A surprise last-minute entry to the "Amazon Original" banner, Dave Bautista's My Spy proves a light but surprisingly fun and funny ode to Arnie's Kindergarten Cop that enjoys plenty of hilarious film references.
The poster and trailer - if you got that far - don't do a great deal to sell this new action comedy from Bautista, who enjoyed a spectacularly hilarious dryly super-witty role as Drax in Guardians of the Galaxy, but hasn't quite been able to convert that into an enduring new angle to his career, despite his best efforts in Stuber and now this. But don't be so quick to write off this 2020 reworking of Kindergarten Cop; it enjoys a very self-aware attitude, playfully paying tribute to a whole host of movies and earning kudos for a game Bautista and a spunky counterpart in Big Little Lies' wannabe-spy Chloe Coleman.
Don't be do quick to write off this 2020 reworking of Kindergarten Cop; it enjoys a very self-aware attitude, playfully paying tribute to a whole host of movies
Hunting a dangerous arms dealer, US Special Forces soldier turned CIA newbie JJ is forced to undertake a complicated stakeout, watching over the arms dealer's extended family for when contact is made. When his cover is blown by the arms dealer's nine year old niece, Sophie, JJ is coerced into basically being her own personal bodyguard, which eventually devolves into literally taking him back to school.
After an explosively over-the-top and suitably fun intro sequence, JJ's boss - played perfectly by the ever-reliable Ken Jeong (Hangover, Community) - chews him out for little reason (c.f. the start of Seagal's Exit Wounds) and dumps him on an assignment he doesn't want with a partner he fails to acknowledge (Toy Story's Kristen Schaal, on superb form), leading him to the kid and her potential love interest mum (Parisa Fitz-Henley from Jessica Jones and Luke Cage). The chemistry between Bautista and Schaal is very good, as her computer nerd agent fawns over the super-soldier, and this is keenly reversed when the kid (Coleman) hits the scene, proving to be more than a challenge when it comes to all his spy techniques, and often able to outwit the tough but indelicate JJ.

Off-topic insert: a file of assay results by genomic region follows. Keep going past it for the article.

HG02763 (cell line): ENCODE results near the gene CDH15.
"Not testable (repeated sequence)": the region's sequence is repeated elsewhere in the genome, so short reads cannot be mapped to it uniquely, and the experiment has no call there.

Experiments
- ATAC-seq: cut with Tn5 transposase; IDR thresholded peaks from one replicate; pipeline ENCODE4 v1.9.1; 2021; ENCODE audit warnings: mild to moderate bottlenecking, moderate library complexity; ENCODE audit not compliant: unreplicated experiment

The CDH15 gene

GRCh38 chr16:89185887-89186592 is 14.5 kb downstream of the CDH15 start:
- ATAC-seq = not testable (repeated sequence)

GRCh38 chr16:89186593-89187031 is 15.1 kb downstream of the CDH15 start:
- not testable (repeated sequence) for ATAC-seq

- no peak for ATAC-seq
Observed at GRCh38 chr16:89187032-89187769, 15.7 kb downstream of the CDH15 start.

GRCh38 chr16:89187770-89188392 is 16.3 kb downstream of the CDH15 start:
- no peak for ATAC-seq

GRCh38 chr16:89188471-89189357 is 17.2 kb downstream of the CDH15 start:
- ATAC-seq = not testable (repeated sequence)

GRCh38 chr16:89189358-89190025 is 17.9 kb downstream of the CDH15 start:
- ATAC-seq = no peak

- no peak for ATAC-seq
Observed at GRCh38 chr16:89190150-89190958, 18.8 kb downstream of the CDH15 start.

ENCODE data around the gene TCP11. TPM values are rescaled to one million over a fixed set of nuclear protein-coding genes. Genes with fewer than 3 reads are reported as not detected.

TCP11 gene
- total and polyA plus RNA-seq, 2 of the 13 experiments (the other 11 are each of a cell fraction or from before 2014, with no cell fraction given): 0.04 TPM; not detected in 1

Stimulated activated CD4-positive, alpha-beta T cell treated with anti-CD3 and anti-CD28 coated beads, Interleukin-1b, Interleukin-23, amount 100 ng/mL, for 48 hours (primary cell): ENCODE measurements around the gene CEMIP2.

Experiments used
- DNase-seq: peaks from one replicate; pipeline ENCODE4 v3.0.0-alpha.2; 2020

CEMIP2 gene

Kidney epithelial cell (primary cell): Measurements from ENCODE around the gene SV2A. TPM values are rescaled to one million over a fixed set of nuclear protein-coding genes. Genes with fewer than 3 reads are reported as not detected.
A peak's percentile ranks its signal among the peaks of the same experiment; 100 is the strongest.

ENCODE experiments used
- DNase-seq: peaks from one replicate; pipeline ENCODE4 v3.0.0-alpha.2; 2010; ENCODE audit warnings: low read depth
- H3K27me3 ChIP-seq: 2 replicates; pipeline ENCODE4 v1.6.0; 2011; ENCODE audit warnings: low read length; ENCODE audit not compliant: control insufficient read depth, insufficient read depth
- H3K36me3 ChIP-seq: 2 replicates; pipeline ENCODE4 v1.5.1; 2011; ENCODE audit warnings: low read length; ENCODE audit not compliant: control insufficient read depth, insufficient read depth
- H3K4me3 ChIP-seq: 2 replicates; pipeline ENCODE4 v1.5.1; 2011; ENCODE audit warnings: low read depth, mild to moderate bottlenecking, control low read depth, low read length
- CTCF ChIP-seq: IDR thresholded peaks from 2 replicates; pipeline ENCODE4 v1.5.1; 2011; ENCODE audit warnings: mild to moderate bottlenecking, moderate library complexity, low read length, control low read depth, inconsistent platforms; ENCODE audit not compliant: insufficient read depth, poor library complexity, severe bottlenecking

It's silly, but it absolutely knows it, trading in a number of excellent references - the best of which are often overtly called-out by the characters themselves "all we need are Nazis" when a fight takes place near the propellers of a slowly moving plane; or jokes about Mickey Rourke's Russian accent in Iron Man II. The self-awareness and sense of humour is hard to resist, particularly for fans of the genre, with a personal favourite recreating a montage from the underrated Redford/Pitt thriller, Spy Game, to delicious effect.
My Spy is far better than it has any right to be
The action is also pretty good, really, for this kind of family feature, from the heavily stylised opening sequence to the closing chase and peril moment, where - despite knowing the ultimate outcome (it's still genre fare, irrespective of nuances), you don't quite know how they're going to get there. And with no sign of blood, it's only the occasional, lesser, swearing that would suggest that perhaps it's not quite for viewers below the age of the 9 year old protagonist.
A self-aware, meta action-comedy, which lovingly updates the basic formula of 1990's Kindergarten Cop, and contains not only a bounty of competently staged action sequences but also some superb humour for the adults who are watching, My Spy is far better than it has any right to be. Sure, it'll never be a classic, and it might not have survived a theatrical run given the borderline rating (it's still a 12A for a reason, but that's easier to mitigate at home), but this is perfect Amazon Prime Original material (and a bonus in 4K HDR, as we'd have likely never had a physical 4K release), and prime family entertainment during the lockdown.
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